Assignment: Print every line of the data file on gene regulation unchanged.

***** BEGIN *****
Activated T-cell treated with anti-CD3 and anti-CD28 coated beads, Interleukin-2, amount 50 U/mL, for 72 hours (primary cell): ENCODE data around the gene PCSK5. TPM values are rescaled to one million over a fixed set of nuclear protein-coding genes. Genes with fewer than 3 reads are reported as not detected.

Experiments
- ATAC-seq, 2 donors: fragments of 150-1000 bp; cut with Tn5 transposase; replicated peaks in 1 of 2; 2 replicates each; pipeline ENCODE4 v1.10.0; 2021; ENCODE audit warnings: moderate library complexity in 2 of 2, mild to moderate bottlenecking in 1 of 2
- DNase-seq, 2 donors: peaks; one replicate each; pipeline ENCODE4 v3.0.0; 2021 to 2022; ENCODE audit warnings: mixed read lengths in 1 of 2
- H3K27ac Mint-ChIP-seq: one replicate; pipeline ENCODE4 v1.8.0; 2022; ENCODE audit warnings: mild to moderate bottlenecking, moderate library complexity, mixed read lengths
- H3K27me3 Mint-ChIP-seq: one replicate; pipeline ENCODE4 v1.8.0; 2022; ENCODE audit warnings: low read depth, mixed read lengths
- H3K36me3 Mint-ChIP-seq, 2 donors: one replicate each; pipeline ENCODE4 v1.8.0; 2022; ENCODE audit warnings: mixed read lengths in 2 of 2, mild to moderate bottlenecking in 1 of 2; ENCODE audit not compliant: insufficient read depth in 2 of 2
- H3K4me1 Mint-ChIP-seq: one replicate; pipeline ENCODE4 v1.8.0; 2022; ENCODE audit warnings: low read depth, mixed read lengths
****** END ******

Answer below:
Activated T-cell treated with anti-CD3 and anti-CD28 coated beads, Interleukin-2, amount 50 U/mL, for 72 hours (primary cell): ENCODE data around the gene PCSK5. TPM values are rescaled to one million over a fixed set of nuclear protein-coding genes. Genes with fewer than 3 reads are reported as not detected.

Experiments
- ATAC-seq, 2 donors: fragments of 150-1000 bp; cut with Tn5 transposase; replicated peaks in 1 of 2; 2 replicates each; pipeline ENCODE4 v1.10.0; 2021; ENCODE audit warnings: moderate library complexity in 2 of 2, mild to moderate bottlenecking in 1 of 2
- DNase-seq, 2 donors: peaks; one replicate each; pipeline ENCODE4 v3.0.0; 2021 to 2022; ENCODE audit warnings: mixed read lengths in 1 of 2
- H3K27ac Mint-ChIP-seq: one replicate; pipeline ENCODE4 v1.8.0; 2022; ENCODE audit warnings: mild to moderate bottlenecking, moderate library complexity, mixed read lengths
- H3K27me3 Mint-ChIP-seq: one replicate; pipeline ENCODE4 v1.8.0; 2022; ENCODE audit warnings: low read depth, mixed read lengths
- H3K36me3 Mint-ChIP-seq, 2 donors: one replicate each; pipeline ENCODE4 v1.8.0; 2022; ENCODE audit warnings: mixed read lengths in 2 of 2, mild to moderate bottlenecking in 1 of 2; ENCODE audit not compliant: insufficient read depth in 2 of 2
- H3K4me1 Mint-ChIP-seq: one replicate; pipeline ENCODE4 v1.8.0; 2022; ENCODE audit warnings: low read depth, mixed read lengths